BOOK REVIEW: JOHN SAFRAN – DEPENDS WHAT YOU MEAN BY EXTREMIST

  John Safran channelled the late Truman Capote for his true crime debut, Murder in Mississippi. For his follow-up, the TV documentarian and prankster takes a leaf from Louis Theroux by casually observing and telling the stories of some extraordinary individuals. In Safran’s case these people are extreme characters like evangelical Christians, anarchists, nationalists, Islamic converts and…

COMEDY REVIEW: AKMAL SALEH @ ENMORE THEATRE (19.05.2017)

  Akmal Saleh’s parting words to the audience of his Sydney Comedy Festival show, Transparent, were to go forth and “be silly and childish.” It’s fair to say that for an hour he had done just that. His stand-up show had been a casual and loose affair where he often made it appear like he…

THEATRE REVIEW: TALK @ SYDNEY OPERA HOUSE (UNTIL 20 MAY)

  Talk is a play that feels like Frontline version 2.0. It’s a satirical look at the modern state of journalism, a place that has seen many experienced reporters lose their jobs while amateurs and citizen journalists have risen up. This Sydney Theatre Company production is a searing indictment on the current media climate as…

BOOK REVIEW: LINDY WEST – SHRILL – NOTES FROM A LOUD WOMAN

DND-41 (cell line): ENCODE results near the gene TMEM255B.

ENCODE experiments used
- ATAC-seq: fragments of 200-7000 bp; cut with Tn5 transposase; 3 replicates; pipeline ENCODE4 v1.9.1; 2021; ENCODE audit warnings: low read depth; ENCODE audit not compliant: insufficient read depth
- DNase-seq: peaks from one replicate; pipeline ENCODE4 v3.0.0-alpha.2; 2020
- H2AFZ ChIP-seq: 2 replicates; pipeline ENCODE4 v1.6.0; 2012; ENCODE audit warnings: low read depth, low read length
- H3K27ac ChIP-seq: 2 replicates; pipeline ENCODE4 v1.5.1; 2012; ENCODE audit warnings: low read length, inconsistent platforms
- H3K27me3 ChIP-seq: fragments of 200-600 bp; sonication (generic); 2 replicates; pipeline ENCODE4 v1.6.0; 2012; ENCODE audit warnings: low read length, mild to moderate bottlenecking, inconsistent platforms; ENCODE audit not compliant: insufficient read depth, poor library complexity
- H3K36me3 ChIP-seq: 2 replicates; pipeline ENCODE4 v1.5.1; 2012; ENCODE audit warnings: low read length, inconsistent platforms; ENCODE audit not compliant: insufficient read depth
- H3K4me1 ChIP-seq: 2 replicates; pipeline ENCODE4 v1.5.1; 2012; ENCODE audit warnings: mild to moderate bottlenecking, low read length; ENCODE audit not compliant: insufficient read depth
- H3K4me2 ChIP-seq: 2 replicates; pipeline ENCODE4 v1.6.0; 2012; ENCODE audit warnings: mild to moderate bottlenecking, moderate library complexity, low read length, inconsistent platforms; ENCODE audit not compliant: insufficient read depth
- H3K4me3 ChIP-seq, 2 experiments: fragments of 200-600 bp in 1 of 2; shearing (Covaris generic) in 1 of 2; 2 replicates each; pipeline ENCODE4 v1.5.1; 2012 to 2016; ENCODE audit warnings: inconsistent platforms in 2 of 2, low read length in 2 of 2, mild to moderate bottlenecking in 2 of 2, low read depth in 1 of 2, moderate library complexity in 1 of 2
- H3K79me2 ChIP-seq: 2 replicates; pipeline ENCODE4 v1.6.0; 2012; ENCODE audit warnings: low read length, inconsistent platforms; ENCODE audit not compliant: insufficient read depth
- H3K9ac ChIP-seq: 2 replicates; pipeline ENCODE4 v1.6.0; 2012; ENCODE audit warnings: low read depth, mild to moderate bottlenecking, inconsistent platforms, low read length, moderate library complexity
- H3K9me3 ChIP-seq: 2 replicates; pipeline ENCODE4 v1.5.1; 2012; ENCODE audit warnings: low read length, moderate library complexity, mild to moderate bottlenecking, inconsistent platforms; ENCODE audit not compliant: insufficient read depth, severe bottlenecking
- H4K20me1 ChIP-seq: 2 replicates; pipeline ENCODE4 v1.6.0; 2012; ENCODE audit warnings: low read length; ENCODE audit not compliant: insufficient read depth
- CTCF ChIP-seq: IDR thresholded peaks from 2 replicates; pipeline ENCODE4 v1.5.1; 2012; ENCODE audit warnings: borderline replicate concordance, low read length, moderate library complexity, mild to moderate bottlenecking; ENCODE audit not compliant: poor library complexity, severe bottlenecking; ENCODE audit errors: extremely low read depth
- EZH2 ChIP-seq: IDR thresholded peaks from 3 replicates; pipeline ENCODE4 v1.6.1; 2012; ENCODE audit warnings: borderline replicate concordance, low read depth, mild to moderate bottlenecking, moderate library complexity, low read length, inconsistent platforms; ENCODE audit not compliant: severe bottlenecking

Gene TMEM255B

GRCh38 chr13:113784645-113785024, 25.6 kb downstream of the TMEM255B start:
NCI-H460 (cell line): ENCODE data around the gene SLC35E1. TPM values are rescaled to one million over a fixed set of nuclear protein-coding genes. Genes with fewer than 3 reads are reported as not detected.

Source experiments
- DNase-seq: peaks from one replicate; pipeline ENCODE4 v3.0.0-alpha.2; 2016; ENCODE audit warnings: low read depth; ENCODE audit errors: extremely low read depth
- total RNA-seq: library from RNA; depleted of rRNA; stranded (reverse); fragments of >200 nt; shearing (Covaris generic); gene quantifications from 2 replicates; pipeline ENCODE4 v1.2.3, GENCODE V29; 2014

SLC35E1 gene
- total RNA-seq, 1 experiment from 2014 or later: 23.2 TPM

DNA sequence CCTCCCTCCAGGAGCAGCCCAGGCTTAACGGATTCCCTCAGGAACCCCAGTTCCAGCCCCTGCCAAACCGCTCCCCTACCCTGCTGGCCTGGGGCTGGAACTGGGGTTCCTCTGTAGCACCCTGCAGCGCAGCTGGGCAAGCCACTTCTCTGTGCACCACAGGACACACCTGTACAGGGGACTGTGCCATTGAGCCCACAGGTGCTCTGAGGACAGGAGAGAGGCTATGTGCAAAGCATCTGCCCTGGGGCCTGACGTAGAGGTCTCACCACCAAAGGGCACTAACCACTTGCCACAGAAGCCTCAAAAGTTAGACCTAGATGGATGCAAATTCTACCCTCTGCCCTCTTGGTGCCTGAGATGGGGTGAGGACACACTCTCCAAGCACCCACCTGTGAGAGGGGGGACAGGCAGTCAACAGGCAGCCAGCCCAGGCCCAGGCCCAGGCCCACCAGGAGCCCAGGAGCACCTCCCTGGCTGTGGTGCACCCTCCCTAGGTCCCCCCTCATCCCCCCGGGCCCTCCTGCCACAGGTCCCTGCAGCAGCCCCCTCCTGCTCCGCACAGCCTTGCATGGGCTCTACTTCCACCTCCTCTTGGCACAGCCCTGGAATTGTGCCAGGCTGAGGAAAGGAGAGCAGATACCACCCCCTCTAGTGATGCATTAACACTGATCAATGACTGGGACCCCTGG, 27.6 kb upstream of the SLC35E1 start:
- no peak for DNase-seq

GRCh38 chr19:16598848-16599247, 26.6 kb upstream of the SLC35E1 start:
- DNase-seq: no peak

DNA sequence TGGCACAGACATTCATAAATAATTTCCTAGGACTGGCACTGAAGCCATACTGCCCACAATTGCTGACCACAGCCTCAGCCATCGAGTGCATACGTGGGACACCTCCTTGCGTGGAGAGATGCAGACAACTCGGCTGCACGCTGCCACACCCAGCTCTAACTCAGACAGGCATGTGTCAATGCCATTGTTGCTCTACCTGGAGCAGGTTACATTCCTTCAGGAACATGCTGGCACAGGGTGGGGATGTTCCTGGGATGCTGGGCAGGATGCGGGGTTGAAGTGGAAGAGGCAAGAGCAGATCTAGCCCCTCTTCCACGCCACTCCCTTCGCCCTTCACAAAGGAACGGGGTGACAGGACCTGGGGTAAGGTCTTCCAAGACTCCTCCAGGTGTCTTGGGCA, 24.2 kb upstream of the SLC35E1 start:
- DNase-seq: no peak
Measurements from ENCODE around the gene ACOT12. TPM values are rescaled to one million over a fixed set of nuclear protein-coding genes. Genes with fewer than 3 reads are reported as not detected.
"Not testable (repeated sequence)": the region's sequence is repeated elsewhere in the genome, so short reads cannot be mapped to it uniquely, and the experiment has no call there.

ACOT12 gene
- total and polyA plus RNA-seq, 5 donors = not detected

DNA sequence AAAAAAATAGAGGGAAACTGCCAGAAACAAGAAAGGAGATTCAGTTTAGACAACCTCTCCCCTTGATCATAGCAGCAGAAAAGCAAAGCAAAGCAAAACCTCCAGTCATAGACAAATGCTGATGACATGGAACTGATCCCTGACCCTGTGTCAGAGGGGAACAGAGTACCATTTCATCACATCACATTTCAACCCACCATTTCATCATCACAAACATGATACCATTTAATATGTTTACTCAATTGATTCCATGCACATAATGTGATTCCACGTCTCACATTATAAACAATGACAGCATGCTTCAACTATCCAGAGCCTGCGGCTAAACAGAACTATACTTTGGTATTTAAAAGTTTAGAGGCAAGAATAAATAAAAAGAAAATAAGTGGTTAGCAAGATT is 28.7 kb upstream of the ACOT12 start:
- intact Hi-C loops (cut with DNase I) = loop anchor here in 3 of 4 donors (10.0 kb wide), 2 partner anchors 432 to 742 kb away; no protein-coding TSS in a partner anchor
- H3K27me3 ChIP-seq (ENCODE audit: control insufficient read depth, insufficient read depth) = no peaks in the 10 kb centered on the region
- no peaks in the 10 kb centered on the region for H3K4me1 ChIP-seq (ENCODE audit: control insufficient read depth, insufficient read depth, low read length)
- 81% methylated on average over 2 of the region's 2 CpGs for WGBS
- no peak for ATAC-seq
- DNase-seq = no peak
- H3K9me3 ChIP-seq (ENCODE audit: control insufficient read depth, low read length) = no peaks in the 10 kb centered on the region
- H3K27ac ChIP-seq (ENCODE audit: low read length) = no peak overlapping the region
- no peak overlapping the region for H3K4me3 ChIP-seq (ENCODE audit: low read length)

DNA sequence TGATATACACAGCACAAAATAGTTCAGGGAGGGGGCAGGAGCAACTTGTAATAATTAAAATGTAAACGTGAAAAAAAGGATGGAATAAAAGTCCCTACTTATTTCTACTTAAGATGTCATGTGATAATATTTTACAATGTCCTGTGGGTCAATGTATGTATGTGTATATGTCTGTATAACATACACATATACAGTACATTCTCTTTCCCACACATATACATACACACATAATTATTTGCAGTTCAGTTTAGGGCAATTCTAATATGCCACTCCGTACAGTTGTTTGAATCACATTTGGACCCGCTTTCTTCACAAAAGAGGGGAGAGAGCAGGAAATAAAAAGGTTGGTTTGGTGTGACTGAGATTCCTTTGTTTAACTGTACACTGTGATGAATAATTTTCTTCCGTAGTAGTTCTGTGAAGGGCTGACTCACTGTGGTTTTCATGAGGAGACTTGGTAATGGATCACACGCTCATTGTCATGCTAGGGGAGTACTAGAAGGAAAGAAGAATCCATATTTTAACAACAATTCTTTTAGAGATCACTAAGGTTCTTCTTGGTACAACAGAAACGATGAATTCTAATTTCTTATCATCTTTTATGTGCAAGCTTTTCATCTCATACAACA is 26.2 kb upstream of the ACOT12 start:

Lindy West was one of the highlights from this year’s All About Women festival at the Sydney Opera House. So it is unsurprising that this Guardian columnist and Jezebel blogger’s book, Shrill – Notes From A Loud Woman is funny, accomplished and excellent. West’s book is ultimately a hybrid between memoir, with personal anecdotes,…

BOOK REVIEW: DAVID M. BARNETT – CALLING MAJOR TOM

  Major Tom may have been a junkie in David Bowie’s “Ashes to Ashes” but in David M. Barnett’s book he’s just grumpy, old curmudgeon. The book is the first humorous one to be written by Barnett, an English journalist and author of the Gideon Smith series. Calling Major Tom is a fantastic book, a…

DVD REVIEW: CAFE SOCIETY

  It seems that La La Land is not the only film to look affectionately at some halcyon days in Hollywood. Woody Allen’s Café Society manages to do this as well as celebrating the jazzy nightlife of New York. This is a light yet fun film that is like a love letter to old money and its trappings,…